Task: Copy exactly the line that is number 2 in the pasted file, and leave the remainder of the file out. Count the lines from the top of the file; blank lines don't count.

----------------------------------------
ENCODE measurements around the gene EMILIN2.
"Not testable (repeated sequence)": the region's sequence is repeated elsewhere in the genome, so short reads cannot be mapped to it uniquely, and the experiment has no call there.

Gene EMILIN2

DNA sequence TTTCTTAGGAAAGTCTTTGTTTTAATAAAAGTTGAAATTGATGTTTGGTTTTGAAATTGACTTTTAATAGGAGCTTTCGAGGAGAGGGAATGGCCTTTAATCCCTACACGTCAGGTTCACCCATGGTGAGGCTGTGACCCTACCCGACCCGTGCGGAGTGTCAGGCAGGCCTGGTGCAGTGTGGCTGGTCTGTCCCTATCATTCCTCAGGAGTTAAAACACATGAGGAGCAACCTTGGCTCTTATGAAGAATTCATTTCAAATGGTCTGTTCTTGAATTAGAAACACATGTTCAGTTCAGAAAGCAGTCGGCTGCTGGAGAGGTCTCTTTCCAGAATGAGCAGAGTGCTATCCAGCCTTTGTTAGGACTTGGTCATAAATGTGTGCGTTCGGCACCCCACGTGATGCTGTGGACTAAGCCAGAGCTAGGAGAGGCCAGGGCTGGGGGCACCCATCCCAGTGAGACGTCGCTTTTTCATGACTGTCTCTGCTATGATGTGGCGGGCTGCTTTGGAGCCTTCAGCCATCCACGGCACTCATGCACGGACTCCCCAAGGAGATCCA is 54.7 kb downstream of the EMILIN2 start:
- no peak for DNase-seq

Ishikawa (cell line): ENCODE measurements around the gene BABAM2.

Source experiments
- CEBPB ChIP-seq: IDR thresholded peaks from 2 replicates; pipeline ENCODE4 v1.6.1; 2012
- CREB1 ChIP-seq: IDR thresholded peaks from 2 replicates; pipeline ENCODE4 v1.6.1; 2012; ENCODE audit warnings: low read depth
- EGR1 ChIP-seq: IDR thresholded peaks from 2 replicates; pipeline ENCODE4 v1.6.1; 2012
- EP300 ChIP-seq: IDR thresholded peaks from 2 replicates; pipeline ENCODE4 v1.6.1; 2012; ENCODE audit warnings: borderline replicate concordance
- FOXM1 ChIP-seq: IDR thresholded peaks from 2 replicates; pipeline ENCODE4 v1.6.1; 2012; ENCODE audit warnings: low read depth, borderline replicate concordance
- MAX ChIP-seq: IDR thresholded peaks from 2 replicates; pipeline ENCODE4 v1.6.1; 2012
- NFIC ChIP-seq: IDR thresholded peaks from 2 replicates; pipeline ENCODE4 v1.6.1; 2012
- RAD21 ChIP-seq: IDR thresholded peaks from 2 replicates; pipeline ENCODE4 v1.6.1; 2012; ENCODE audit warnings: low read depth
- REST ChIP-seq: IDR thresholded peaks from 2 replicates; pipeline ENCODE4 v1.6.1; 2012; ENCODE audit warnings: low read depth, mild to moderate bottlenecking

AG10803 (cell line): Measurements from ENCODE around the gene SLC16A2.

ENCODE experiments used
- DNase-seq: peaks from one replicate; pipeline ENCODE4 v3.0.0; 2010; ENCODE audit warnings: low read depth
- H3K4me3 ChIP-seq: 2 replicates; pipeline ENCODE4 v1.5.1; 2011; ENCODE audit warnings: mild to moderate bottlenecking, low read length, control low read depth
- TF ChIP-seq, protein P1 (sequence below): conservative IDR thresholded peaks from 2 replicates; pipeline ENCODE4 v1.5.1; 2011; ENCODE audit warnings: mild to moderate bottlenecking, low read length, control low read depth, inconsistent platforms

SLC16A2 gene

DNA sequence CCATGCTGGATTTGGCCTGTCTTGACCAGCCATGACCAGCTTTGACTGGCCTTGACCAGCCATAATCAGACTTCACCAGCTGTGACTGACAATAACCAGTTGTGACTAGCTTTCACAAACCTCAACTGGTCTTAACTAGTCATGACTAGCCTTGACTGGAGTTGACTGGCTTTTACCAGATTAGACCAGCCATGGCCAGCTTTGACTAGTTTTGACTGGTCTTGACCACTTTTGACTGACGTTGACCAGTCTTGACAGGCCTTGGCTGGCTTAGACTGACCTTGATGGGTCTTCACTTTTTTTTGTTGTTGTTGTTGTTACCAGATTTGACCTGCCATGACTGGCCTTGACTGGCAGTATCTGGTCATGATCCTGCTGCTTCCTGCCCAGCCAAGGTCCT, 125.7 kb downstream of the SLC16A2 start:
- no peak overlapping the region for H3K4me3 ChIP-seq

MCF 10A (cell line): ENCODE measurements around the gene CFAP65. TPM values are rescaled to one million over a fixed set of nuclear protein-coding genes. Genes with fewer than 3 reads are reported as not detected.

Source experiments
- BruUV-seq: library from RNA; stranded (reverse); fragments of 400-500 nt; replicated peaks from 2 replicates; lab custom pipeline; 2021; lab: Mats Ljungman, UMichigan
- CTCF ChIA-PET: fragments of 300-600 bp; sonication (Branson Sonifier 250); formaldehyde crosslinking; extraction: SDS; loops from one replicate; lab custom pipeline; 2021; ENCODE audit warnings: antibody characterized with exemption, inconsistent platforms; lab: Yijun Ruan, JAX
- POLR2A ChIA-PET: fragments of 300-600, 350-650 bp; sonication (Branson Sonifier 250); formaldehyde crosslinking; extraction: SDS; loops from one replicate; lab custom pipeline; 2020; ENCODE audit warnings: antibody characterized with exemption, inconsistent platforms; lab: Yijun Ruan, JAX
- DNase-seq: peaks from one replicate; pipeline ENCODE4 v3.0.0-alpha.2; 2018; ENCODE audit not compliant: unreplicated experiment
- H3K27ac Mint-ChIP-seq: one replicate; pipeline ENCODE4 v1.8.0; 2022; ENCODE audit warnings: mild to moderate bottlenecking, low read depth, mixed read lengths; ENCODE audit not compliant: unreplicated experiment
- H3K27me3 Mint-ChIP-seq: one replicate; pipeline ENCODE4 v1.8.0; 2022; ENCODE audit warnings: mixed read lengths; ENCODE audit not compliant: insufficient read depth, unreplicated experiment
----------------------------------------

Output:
"Not testable (repeated sequence)": the region's sequence is repeated elsewhere in the genome, so short reads cannot be mapped to it uniquely, and the experiment has no call there.